Civil Rights Scholar Sherrilyn Ifill Discusses End of Affirmative Action at Harvard Radcliffe Event


Civil rights lawyer and scholar Sherrilyn Ifill and Harvard Radcliffe Institute Dean Tomiko Brown-Nagin discussed the Supreme Court’s decision to effectively strike down affirmative action at a Wednesday talk at the Knafel Center.

Brown-Nagin and Ifill — a recipient of the 2022 Radcliffe Medal who previously led the NAACP Legal Defense Fund — discussed the immediate aftermath of the Students for Fair Admissions’ suit against Harvard as well as the broader history of affirmative action at the Court. Roughly 50 students, faculty, and other affiliates attended the event.

Brown-Nagin — an award-winning legal historian — opened the conversation through the lens of history.

“I’m just tickled that so many justices want to play in our league,” she said. “In this Supreme Court’s decision, what we found were starkly different understandings of the meaning of history.”


According to Brown-Nagin, the majority opinion in the Supreme Court ruling came to a different interpretation of the Equal Protection Clause of the 14th Amendment than historical precedent. In a June decision, the majority found that Harvard violated the Equal Protection Clause by considering race in its undergraduate admissions process.

Ifill is currently teaching a class at Harvard Law School about the 14th Amendment, which is a central focus of her current scholarship. As the inaugural endowed chair in civil rights at Howard University School of Law, Ifill is opening the 14th Amendment Center for Law & Democracy in spring 2024.

She described the 14th Amendment as “maybe the most important provision of our Constitution.”

“I think we’re being called down to more vigorously engage the 14th Amendment, which, after all, was created for the purpose of resetting American democracy to potentially be, for the first time, a true multiracial democracy, which is a very ambitious thing and a very difficult thing,” she said.

In a concurring opinion on SFFA v. Harvard, Justice Clarence Thomas argued that the Constitution is “color-blind, and neither knows nor tolerates classes among citizens.”

But Ifill pushed back on this interpretation, pointing to Constitutional amendments borne out of the Civil War — like the 13th Amendment — that explicitly took race into consideration to move toward racial equity.

“Why were they ending slavery if it didn’t exist, and who were the people who were enslaved? Black people,” Ifill said.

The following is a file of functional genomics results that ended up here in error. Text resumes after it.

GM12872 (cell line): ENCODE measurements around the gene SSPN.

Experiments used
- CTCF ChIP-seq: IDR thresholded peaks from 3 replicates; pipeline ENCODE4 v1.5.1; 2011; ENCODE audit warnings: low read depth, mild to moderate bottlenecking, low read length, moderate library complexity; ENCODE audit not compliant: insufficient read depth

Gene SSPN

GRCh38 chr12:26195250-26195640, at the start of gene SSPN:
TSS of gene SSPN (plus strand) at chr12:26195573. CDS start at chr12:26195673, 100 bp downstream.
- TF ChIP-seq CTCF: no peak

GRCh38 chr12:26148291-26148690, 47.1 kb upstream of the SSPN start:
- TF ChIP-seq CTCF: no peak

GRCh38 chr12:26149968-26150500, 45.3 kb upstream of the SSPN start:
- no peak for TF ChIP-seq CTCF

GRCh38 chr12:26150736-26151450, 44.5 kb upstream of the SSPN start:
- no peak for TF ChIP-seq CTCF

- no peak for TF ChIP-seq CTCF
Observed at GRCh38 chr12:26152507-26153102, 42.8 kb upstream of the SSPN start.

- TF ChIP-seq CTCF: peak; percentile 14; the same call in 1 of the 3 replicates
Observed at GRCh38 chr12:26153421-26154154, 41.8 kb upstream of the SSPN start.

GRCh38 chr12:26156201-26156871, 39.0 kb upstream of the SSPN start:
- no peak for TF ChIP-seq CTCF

Ifill also discussed the Supreme Court’s 1954 decision in Brown v. Board of Education, which ruled that racially segregating schools was unconstitutional under the Equal Protection Clause. According to Ifill, the case — which struck down Plessy v. Ferguson’s “separate but equal” doctrine — has been used to justify overturning long-held legal precedent.

“Brown has conveniently become that kind of symbol that allows people to say, ‘Yes, there was a time when it was bad, but then this wonderful thing happened and it all got better,’” Ifill said.

Ifill said she is uncertain about what policies will be acceptable under the Supreme Court’s decision, and she said she believes its broader impact can only be learned with time.

Specifically, she pointed to whether or not the Supreme Court opts to hear a case surrounding Thomas Jefferson High School for Science and Technology, a Virginia magnet school with race-conscious admissions policies. These policies have increased the enrollment of Black, Latinx, and low-income students, but they have led to a roughly 20 percentage point decrease in the proportion of Asian students in the class.

Despite lingering uncertainty about the Supreme Court decision, Ifill said she believes institutions should be open to new strategies for ensuring diverse future classes while complying with the ruling.

According to Ifill, these strategies could include ending legacy admissions, recruiting based on socio-economically disadvantaged zip codes, and versions of Texas’ top 10 percent plan — a policy that guarantees public university admissions to high school students in the top 10 percent of their class.

“You have to comply with Supreme Court decisions, but I don’t think you have to overcorrect,” Ifill said.